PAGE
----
Select Page
Kit Log #046: Just simple instruction stuff

Kit Log #046: Just simple instruction stuff

In addition to posting the backlog of kit log and various updates today since the beginning of February, we also updated the chassis instructions in google sheets to include the proper image file names. As well, we updated the brain kit instructions in google sheets with the most recent bugs that were found. Next kit log we will be revisiting the mega list about progress on all the electronics kits, to see what is remaining to complete.

Kit Log #045: Programming instructions outline

Kit Log #045: Programming instructions outline

In between progress on the collaborations on Wednesday night (Wednesday night = Robot Missions meets), we were outlining the programming instructions. We also made a very simple sketch to test the assembly of the Bowie Brain Kit, without the need of all the libraries. So far, here are what the software instruction outline looks like:

  • Software Instructions
  • 1. Install Arduino IDE
  • 2. Install Teensyduino
  • 3. Download BowieLib
  • 4. Install BowieLib
    Move BowieLib folder to your Arduino libraries folder. Eg, on Mac it is: ~/Documents/Arduino/libraries
  • 5. Open Arduino IDE
  • 6. Open BowieBrainBlink in Arduino
    File > Examples > BowieLib > BowieBrainBlink
  • 7. Change the board to Teensy 3.6
    Tools > Board > Teensy 3.6
  • Here are the other settings, they should be fine by default, but it’s good to double check.
  • 8. Plug in micro usb cable to the Teensy 3.6 on the Bowie Brain board and your computer. Note that this must be a ‘sync’ cable (because it needs to send data back and forth). If it’s just a ‘charge’ cable, it won’t work.
  • 9. Press verify on the code
  • 10. Press upload on the code
  • 11. Verify that the LEDs are blinking!
    It should be the big green LED on the Brain Board and the little LED on the Teensy 3.6. They will be on for 1 second, then off for 1 second.
  • 12. If something is not working, please send us an email

We will have to go through it again and verify that no steps are missing. Often times this step can be the most frustrating one when things are missing or not explained properly. After this, we will need to make instructions for it – mainly making the images. The process will be pretty similar to the electronics instructions on google sheets.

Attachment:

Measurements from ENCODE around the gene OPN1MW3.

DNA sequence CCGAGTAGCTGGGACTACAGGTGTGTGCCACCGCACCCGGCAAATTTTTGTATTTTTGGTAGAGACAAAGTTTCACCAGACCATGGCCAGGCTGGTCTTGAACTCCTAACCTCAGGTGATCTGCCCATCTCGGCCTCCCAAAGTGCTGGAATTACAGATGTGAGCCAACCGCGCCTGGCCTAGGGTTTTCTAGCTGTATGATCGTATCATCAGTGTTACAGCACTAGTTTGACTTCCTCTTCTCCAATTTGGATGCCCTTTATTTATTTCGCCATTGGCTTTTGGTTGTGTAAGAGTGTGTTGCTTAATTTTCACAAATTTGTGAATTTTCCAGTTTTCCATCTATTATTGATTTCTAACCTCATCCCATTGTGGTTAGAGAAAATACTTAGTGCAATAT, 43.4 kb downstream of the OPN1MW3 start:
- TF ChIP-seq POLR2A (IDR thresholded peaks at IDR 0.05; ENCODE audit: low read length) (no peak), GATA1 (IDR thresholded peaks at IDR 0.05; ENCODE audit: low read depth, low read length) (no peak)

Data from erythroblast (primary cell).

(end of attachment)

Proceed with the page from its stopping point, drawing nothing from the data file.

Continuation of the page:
Oh yeah, just placing this image here for the board settings, in case it gets forgotten…

Hopefully we will complete this before Wednesday, because have a hunch that Beck and Brenda might be able to reach this far after the last of the soldering! That’s exciting

Kit Log #044: Link breaking in assembly not working

Kit Log #044: Link breaking in assembly not working

In order to copy the CAD model of Bowie as an assembly to a folder that the Eng. design group can access, we need to break the dependent links of each sub-assembly. This is because Fusion360 doesn’t have the functionality yet to send all the associated files in an assembly when copying it. When trying to do so, it was taking such an incredible amount of computational time. The “preparing for compute” would just slowly progress. For one operation of breaking the link, I decided to leave my computer going all night to see if it will process it. In the morning it showed the error.

To overcome this, exported the assembly as a STEP, and importing it worked fine. The smaller pieces of the sub-assembly were easy to copy over. Even though there was no forward progress made on this, it certainly did take a lot of time and patience to work on this one.

Kit Log #043: Fail or flail? Question marks

Kit Log #043: Fail or flail? Question marks

One of the tasks on the giant todo list was to fix the Super Bright Lights board. One of its traces is touching a pad, which is an error. It should be a quick thing to fix.

These boards were made in a program called pcb, a part of a suite of tools known as gEDA. It is not a very well known electronics design tool. There is a new fork of pcb called pcb-rnd. There are a few slight changes. Installing pcb-rnd on Mac is straight forward. Installing the other tools in gEDA is not. Specifically, we were looking to install gschem, the schematic editor. We tried brew, fink, but nothing was really working (broken dependencies).

Opening the board in gerbv, we can spot that the error does exist in the file, too. (That’s good news)

After some time re-orientating and remembering how to use pcb, here is the fix in pcb-rnd:

Then flip the board just to check nothing else moved:

Hey wait a second, there are question marks all over the board! The reference designators are all wiped out. Maybe something happened with the netlist, or some sort of properties file. We couldn’t figure out or remember how to edit the refdes in the new pcb-rnd. We can’t exactly send this board out knowing that there will be question marks printed all over it…

Here’s the errors that were given, justifying the new question marks on the board:

Anyway, we have an old version of pcb on one of our older computers, and we can make the fix using that. However, going forward, it will be wise if we switch from gEDA to Eagle or KiCAD, since the support for gEDA is very minimal at this point in time.